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NIST: Three Service Models
- SaaS: Software-as-a-Service - PaaS: Platform-as-a-Service - IaaS: Infrastructure-as-a-Service
### SaaS: Software-as-a-Service - Vendor controlled applications that are accessed over the network by users. - Characteristics: - Network-based access - Multi-tenancy - Single software release for all - Examples: - Applications in the Google Suite - Dropbox - Cisco WebEx
### SaaS Application Design - Net native - Cloud-specific design, development, and deployment - Multi-tenant data - Built-in metering and management - Browser-based - Customization via configuration - High degree of configurability, efficiency, and scalability
### SaaS Disadvantages - SaaS providers are dependent on network and cloud service providers. - [A Dropbox story](https://www.wired.com/2016/03/epic-story-dropboxs-exodus-amazon-cloud-empire/) - Performance is dependent on individual client's bandwidth. - Security - Good: Better security than personal computers - Bad: SaaS vendors (and cloud providers) are in charge of the data - Ugly: Privacy
### SaaS and Privacy - Who owns your data in SaaS? - [Google Drive ToS](https://support.google.com/drive/answer/2450387?hl=en)
### SaaS and Privacy - Who has access to your data in SaaS? - [Google ToS](https://policies.google.com/terms?hl=en&gl=us)
### PaaS: Platform-as-a-Service - Vendors provide development environment. - Tools and technologies are selected by vendors. - Users maintain control over data (application) life-cycle. - Examples: - Google App Engine - AWS Elastic Beanstalk - Heroku
### PaaS Architectural Characteristics - Support multi-tenancy at various scale: sessions, processes, and data. - Isolation at: physical, virtual, and logical levels - [Oracle multi-tenancy strategy for PaaS](https://www.oracle.com/technetwork/topics/cloud/paas-multi-tenancy-092593.html) - Native scalability - Load balancing and fail-over (AWS Elastic Beanstalk) - Native integrated management - Performance - Resource consumption/utilization - Load
### PaaS Disadvantages - Inherits all from SaaS - Options on technologies and tools are limited by the PaaS vendors
### IaaS: Infrastructure-as-a-Service - Vendors provide computing resources. - Users provision computing resources. - Compute resources include processing, storage, memory, network etc. - Users are provided with customized virtual machines. - Users maintain control over: - Operating system, memory - Storage, - Servers and deployment configurations - Some limited control over network resources via software-defined networking - Examples: - Amazon Elastic Compute Cloud (EC2) - Google Cloud Platform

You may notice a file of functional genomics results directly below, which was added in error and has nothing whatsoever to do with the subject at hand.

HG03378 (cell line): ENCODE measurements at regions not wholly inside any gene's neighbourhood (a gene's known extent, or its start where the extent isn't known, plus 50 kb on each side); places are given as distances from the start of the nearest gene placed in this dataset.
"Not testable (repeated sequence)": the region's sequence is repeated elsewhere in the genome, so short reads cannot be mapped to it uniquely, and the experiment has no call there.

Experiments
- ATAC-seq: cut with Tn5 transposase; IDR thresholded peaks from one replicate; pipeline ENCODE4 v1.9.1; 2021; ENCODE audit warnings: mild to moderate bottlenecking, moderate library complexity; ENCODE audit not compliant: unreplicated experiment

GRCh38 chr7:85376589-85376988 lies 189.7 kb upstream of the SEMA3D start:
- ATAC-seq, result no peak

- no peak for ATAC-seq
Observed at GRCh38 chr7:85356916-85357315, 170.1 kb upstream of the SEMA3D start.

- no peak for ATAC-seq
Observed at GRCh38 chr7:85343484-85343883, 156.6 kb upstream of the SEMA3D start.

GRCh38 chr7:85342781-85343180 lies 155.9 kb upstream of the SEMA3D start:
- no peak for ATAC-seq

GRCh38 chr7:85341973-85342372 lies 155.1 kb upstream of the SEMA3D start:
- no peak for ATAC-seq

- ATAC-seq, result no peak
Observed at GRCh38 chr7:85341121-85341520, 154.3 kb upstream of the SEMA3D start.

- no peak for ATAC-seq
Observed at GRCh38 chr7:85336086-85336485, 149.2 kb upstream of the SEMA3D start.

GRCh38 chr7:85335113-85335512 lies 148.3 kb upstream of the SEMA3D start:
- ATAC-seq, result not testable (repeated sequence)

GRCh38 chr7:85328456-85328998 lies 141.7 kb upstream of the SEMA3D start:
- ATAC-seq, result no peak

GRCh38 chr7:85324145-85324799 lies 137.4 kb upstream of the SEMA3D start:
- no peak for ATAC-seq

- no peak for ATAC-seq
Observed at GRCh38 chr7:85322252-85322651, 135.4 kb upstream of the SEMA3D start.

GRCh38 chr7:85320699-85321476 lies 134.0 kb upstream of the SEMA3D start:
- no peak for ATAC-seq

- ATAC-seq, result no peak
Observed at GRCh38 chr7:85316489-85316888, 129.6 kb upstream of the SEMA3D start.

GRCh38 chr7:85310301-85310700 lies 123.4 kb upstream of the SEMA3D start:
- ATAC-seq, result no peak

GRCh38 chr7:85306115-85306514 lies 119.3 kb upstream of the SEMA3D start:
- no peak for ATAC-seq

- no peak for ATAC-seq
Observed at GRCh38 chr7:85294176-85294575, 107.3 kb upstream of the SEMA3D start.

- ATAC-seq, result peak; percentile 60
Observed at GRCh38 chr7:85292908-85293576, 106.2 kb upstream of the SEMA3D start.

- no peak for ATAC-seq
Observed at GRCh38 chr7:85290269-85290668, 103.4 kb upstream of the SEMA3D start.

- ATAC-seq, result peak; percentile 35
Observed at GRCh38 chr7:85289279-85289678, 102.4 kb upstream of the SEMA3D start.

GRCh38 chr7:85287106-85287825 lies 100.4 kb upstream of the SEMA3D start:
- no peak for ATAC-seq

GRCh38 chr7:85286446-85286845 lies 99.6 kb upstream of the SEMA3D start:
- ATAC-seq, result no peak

### IaaS Advantages - Infrastructure scalability - Native-integrated management via vendors' utilities - Performance, resource consumption/utilization, load - Economical cost - Hardware, IT support
### IaaS Disadvantages - Require more technical efforts than SaaS and PaaS.
### Comparing Services Models ![service-models](https://www.cs.wcupa.edu/lngo/assets/images/csc-496-2/intro_cloud/cloud-options.png)
### Comparing Services Models *Visualization from https://kscottmorrison.com/2009/12/01/visualizing-the-boundaries-of-control-in-the-cloud/* ![cloud-boundary](https://www.cs.wcupa.edu/lngo/assets/images/csc-496-2/intro_cloud/cloud-boundary.png)
### XaaS: Everything-as-a-Service - Composite second level services - [NIST Evaluation of Cloud Computing Services (2018)](https://nvlpubs.nist.gov/nistpubs/SpecialPublications/NIST.SP.500-322.pdf)
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NIST: Four Deployment Models
- Private Cloud - Community Cloud - Public Cloud - Hybrid Cloud
### Private Cloud - Infrastructure is organized solely for an organization - Infrastructure is managed by the organization or by a third party
### Community Cloud - Supports a specific community - Infrastructure is shared by several organizations
### Public Cloud - Infrastructure is made available to the general public - Infrastructure is owned by an organization selling cloud services
### Hybrid Cloud - Infrastructure is a composition of two or more clouds deployment models - Enables data and application portability
### Is It a Cloud? [NIST Checklists](https://nvlpubs.nist.gov/nistpubs/SpecialPublications/NIST.SP.500-322.pdf)
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Security in the Cloud
### Who is doing what? - The cloud provider is responsible for the security **OF** the Cloud. - The cloud consumer (users) is responsible for the security **IN** the Cloud.
### Cloud Consumer - SaaS/PaaS: - Standard security procedure for online presences. - IaaS: - Standard security procedure as any on-premise infrastructures. - Benefits from native administrative tools.
### Cloud Provider: SaaS - Web application security - [OWASP's Top 10](https://www.owasp.org/index.php/Category:OWASP_Top_Ten_Project) - Multi-tenancy - Data isolation/leakage - Data security - Accessibility versus Security trade-off
### Cloud Provider: PaaS - Similar security concerns as SaaS - Complex security schemes due to potential third-party relationships. - Development Lifecycle - Users depend on PaaS providers to patch security issues of the individual tools.
### Cloud Provider: IaaS - Standard security measures. - To Cloud Provider, cloud resources are on-premise. - Concerns with virtual machines' security - Concerns with virtual networking security - [An analysis of security issues for cloud computing (2013)](https://link.springer.com/article/10.1186/1869-0238-4-5)